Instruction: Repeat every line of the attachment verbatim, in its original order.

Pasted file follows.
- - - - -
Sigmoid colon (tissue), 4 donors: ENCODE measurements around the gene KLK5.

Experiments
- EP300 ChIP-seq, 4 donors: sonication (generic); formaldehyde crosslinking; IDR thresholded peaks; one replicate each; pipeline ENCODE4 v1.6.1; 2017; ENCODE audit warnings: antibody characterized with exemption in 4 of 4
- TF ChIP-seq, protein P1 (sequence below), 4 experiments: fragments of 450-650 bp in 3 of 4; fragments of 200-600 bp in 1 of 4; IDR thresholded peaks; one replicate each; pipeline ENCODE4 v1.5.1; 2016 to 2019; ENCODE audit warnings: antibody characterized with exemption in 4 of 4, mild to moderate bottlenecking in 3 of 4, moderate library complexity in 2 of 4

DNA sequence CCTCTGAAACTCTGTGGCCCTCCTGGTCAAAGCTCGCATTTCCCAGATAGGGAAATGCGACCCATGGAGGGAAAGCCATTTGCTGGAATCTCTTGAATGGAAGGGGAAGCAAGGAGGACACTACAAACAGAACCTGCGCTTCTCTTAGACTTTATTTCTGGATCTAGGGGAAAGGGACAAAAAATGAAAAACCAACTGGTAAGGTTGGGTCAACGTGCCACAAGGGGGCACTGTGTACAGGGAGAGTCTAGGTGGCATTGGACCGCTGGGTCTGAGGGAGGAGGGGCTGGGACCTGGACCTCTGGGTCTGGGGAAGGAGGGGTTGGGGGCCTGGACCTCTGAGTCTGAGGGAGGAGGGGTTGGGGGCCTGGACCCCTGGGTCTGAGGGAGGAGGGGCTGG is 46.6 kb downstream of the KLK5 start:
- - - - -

Sigmoid colon (tissue), 4 donors: ENCODE measurements around the gene KLK5.

Experiments
- EP300 ChIP-seq, 4 donors: sonication (generic); formaldehyde crosslinking; IDR thresholded peaks; one replicate each; pipeline ENCODE4 v1.6.1; 2017; ENCODE audit warnings: antibody characterized with exemption in 4 of 4
- TF ChIP-seq, protein P1 (sequence below), 4 experiments: fragments of 450-650 bp in 3 of 4; fragments of 200-600 bp in 1 of 4; IDR thresholded peaks; one replicate each; pipeline ENCODE4 v1.5.1; 2016 to 2019; ENCODE audit warnings: antibody characterized with exemption in 4 of 4, mild to moderate bottlenecking in 3 of 4, moderate library complexity in 2 of 4

DNA sequence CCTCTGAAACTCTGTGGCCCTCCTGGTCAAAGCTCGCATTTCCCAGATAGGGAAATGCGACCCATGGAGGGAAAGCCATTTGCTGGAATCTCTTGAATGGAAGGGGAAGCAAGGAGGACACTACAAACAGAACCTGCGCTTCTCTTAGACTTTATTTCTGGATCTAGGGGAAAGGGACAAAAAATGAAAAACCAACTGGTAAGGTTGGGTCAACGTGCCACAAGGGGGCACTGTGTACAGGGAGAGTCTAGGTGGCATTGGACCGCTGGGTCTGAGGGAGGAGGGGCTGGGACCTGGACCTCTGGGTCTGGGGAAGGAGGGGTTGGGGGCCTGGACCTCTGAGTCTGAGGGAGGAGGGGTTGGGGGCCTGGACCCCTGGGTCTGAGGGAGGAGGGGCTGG is 46.6 kb downstream of the KLK5 start: